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Fromagerie Alléosse

Fromagerie Alléosse

I wrote recently that I spend most of my Sunday mornings wandering around the 17th. A few weeks ago I discovered a place that doesn’t always show up on the map of cheese stars, but certainly should.

Residents of the Poncelet neighborhood of the 17th have at least two great things going for them. One is the Poncelet market. The narrow Rue Poncelet, stretching from the Avenue des Ternes down nearly to the Avenue de Wagram and around the corner to Rue Bayen, becomes impassable on market days as butchers, bakers, fruit and vegetable sellers and more spill out on to the street to welcome locals and tourists alike.

Goat cheese

Washed rind and blue cheeses

Italian cheeses

The second is Fromagerie Alléosse, named for its owner Philippe Alléosse and ideally located around the middle of the action on Rue Poncelet. The shop is long and narrow: customers enter through a door on the left, then turn right to face the displays of first of chèvre, then sheep and cow cheeses all perfectly arranged. There’s really no room to maneuver, but that’s fine. People shuffle happily along and point and exchange with the helpful sellers, who typically include the proprietor and his daughter.

A family affair

The Alléosse family is, as I found out shortly after my visit, passionate about their craft and articulate in their defense of quality and the cheesemonger’s savoir-faire (literally, the “know-how” that is acquired from years of dedication). One of our favorite television food personalities, former chef Andrew Zimmern, visited the Alléosse boutique and cave d’affinage, where Alléosse’s cheeses mature and develop their characteristic flavors and textures. There’s a scene in the cave where Philippe and his daughter (to whom Philippe is passing on his knowledge) speak simply and eloquently about the importance—the need even—of continuing the centuries-old methods that have endowed France with its well-deserved reputation for fantastic cheese. I couldn’t agree more.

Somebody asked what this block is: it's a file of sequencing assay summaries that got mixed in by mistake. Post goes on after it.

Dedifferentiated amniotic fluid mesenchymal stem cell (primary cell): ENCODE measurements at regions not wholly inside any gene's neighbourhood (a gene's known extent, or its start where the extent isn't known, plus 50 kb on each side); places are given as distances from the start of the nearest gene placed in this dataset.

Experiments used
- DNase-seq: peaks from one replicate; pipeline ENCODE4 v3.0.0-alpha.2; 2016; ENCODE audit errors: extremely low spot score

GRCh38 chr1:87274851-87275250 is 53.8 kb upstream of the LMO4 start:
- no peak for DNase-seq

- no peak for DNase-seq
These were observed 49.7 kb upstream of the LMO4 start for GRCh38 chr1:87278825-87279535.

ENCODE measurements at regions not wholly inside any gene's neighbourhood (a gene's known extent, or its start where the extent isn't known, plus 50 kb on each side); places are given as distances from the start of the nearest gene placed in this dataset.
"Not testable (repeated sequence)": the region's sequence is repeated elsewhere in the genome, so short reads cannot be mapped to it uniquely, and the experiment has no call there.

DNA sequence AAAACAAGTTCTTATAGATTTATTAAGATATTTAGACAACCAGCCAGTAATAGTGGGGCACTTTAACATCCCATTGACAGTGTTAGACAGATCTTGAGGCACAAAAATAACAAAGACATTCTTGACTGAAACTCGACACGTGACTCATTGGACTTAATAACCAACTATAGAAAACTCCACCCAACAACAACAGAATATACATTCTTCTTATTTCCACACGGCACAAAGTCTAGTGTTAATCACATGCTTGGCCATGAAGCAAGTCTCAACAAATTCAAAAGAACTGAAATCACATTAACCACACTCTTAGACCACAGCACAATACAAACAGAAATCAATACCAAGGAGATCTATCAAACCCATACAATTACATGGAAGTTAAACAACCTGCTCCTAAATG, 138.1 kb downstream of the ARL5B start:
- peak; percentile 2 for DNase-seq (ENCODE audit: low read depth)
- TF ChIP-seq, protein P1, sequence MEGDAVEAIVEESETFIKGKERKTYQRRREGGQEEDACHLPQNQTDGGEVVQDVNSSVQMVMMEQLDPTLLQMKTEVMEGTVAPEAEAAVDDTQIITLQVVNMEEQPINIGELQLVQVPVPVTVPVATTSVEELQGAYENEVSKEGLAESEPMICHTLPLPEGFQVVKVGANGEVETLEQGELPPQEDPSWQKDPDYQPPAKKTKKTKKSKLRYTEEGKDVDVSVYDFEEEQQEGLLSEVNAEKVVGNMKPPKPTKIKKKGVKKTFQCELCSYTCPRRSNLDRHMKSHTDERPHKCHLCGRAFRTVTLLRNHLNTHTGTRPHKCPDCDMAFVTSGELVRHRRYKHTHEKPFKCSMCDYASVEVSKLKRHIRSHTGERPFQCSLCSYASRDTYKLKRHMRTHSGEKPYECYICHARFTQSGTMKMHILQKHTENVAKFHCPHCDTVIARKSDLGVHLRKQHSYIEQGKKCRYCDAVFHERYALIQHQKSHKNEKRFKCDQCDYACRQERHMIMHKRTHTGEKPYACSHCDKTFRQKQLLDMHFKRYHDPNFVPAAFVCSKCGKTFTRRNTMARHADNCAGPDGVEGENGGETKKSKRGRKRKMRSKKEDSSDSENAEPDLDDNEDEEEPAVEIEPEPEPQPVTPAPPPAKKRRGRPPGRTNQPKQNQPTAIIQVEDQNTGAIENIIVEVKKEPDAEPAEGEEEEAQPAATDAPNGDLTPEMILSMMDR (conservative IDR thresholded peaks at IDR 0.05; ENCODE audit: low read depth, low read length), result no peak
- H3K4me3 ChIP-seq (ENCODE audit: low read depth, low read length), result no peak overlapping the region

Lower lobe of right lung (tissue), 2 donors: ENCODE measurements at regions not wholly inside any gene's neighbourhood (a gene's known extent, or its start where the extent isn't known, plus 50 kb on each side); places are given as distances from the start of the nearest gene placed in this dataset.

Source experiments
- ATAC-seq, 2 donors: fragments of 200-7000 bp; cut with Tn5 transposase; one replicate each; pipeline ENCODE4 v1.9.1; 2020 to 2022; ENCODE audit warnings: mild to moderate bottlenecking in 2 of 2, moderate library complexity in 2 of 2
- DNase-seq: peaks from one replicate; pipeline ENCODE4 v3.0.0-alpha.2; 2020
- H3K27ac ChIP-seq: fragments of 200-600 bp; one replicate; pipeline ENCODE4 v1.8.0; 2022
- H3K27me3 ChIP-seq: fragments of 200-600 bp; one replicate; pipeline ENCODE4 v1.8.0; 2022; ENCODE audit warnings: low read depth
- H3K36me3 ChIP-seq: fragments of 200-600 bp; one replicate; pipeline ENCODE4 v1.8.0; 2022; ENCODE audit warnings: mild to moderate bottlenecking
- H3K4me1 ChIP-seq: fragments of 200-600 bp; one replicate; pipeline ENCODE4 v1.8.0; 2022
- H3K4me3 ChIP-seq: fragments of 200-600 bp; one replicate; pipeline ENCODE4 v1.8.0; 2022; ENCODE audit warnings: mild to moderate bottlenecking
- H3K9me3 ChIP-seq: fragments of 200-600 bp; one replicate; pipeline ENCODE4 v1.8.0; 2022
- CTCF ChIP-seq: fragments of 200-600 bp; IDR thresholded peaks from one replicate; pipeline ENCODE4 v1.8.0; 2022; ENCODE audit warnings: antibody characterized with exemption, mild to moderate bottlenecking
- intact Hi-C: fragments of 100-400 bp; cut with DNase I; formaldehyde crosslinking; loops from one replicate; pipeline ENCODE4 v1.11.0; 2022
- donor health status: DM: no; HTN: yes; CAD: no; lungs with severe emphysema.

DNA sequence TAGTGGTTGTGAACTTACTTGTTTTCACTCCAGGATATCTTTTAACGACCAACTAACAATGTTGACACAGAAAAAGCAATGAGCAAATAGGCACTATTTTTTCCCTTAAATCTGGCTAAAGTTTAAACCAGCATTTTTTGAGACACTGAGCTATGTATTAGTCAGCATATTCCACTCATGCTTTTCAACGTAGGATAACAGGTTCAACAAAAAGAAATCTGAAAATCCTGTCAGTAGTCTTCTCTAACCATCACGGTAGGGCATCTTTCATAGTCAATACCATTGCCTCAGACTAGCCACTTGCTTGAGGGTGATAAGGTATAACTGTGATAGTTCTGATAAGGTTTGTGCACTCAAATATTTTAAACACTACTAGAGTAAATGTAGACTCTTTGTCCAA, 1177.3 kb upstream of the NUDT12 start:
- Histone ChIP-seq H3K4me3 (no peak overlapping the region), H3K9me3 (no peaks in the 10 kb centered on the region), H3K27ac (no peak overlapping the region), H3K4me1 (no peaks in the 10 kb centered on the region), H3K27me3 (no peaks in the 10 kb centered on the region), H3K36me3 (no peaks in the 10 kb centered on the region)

Abbaye de Citeaux (left), Cabri des Gors (middle), Corsu Vecchiu (right)

The Cheeses

I left with three cheeses, one of each milk source. The Corsu Vecchiu (Vieux Corsé, or Old Corse) was an easy choice: hard sheep’s milk cheeses are a crowd pleaser in our family. This one didn’t disappoint. It was not at all “sheep-y” in smell and had a lactic, slightly sharp and salty taste.

The Cabri des Gors gave a slight hint of its goat’s milk origin in smell. A blooming rind cheese, its interior looked like a moderately aged Camembert whose center was still a dense yet creamy white. It had a deliciously mild and earthy tang that charmed all of us.

The Abbaye de Citeaux, a washed rind cheese from cow’s milk, had a wonderfully rich and nutty flavor with a texture rather like Brie. If the Cabri de Gors charmed us, we were utterly besotted by this one!

An end that justifies the means

In writing this post, it occurred to me that these cheeses shared two things in common. One was that they were each developed from raw milk. The other is that it took some real skill in affinage (aging) to develop these flavors. These were really beautiful cheeses, hardly surprising given the beliefs of the people who brought them to fruition.

Fromagerie Alléosse, 13 rue Poncelet, 75017 Paris

Fromage

Fromage

L'Angelot

L'Angelot

Au Coin de la Rue

Au Coin de la Rue